Color Studies for Painters 1.1; Monochromatic Harmony

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This alla prima study will be done all in one session, about 2 1/2 hours long, using the first color harmony study in this series.

Monochromatic harmony, means a color selection of only one hue, in this case, blue. We are painting blue water in a textured glass, using (cerulean) blue. It is toned more neutral and darker by mixing it with it’s complement orange (cadmium yellow light- our warm yellow- with cadmium red deep). We create lighter tints by adding titanium white. And I’m using my new Gamblin Oil Paints. Love!

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We’re going to cheat just a little bit and make the blue a little greener by adding a smidgen of cool yellow (radiant lemon light).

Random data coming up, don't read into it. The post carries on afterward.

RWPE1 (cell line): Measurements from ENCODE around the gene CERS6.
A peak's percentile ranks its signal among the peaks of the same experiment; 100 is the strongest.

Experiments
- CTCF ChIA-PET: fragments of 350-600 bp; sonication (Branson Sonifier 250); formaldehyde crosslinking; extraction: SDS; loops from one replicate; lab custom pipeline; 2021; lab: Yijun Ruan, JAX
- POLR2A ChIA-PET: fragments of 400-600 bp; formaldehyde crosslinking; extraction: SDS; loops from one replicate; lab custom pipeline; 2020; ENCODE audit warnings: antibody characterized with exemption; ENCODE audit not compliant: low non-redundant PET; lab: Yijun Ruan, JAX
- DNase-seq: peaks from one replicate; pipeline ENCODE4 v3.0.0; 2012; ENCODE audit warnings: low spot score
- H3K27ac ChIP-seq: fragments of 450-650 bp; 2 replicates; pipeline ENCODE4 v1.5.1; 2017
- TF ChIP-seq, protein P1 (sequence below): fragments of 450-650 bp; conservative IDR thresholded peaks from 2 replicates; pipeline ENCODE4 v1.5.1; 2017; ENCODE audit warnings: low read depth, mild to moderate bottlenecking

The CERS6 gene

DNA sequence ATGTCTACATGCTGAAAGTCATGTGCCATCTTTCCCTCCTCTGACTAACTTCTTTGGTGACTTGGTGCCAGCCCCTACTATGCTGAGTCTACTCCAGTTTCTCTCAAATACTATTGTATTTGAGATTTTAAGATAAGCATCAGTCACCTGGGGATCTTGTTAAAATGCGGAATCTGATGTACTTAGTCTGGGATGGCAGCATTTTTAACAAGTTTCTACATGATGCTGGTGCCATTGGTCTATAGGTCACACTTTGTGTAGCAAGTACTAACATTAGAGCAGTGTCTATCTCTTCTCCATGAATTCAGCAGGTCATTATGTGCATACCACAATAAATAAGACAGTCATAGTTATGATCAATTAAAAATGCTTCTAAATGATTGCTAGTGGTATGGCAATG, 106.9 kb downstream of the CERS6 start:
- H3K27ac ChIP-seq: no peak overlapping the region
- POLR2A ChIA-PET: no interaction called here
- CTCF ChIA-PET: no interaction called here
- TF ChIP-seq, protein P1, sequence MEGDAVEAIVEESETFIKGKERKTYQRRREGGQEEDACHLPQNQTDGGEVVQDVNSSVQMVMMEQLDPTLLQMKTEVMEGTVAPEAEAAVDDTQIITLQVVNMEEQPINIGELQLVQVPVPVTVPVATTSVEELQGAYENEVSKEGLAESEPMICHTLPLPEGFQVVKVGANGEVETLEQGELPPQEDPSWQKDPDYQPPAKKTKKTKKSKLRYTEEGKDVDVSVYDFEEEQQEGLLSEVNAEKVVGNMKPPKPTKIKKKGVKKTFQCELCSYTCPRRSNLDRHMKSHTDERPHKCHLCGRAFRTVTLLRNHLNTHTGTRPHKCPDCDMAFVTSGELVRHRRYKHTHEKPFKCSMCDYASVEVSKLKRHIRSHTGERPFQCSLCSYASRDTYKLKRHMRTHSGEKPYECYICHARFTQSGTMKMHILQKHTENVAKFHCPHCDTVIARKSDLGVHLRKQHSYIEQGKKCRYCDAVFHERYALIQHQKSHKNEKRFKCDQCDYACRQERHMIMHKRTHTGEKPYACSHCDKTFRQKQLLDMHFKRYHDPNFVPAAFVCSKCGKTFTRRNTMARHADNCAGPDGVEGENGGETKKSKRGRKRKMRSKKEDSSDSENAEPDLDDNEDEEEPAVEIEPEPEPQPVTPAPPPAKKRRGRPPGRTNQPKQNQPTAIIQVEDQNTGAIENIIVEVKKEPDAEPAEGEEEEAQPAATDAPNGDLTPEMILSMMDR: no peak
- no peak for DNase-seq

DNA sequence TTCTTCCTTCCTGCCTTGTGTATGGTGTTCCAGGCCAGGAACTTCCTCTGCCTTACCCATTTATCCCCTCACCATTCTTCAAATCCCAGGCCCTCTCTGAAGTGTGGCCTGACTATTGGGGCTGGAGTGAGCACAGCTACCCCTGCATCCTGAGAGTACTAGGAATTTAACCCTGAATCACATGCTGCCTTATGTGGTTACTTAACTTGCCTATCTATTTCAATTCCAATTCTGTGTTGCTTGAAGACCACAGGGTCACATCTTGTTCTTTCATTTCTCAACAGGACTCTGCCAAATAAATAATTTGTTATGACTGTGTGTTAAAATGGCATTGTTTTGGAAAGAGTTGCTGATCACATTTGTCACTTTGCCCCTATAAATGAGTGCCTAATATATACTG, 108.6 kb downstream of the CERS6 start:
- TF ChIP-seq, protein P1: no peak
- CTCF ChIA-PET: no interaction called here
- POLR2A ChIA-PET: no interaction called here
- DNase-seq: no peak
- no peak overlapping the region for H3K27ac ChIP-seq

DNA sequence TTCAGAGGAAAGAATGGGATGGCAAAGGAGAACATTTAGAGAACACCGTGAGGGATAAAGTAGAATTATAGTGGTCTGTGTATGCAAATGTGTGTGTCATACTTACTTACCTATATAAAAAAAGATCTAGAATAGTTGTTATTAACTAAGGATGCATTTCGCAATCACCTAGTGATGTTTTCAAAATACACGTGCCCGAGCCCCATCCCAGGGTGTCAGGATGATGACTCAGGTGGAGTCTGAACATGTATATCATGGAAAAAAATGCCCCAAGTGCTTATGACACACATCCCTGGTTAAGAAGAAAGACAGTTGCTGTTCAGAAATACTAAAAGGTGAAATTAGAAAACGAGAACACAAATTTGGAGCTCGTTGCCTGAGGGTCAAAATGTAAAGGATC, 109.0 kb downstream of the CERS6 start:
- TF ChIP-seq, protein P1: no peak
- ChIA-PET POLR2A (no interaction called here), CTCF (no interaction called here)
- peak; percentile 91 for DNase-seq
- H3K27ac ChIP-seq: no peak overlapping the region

While the entire painting should have the appearance of the chosen dominant color (blue), we deepen and darken it’s value as needed, either using its’ complement, and or allowing a tiny amount of ivory black. For homework assignments, students will repeat this exercise using the same harmony, choosing the opposite complement that was used in class, as the dominant color.

When beginning the painting, sketch out the shape of the object loosely, and block in the background. Catch the light and dark shapes using all the different values and colors mixed ahead of time. My glass is on the left. A glass with violet water sits alongside.

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Generalize your value shapes and light/dark intersections. Remember to exaggerate contrasts sometimes to make a point. Background and foreground values should either 1.contrast light against dark, or 2. accentuate light against light or dark against dark – or more often be a hybrid of the two.

More on mixing complements and creating a color chart as a  warm up exercise and reference tool in the next post.


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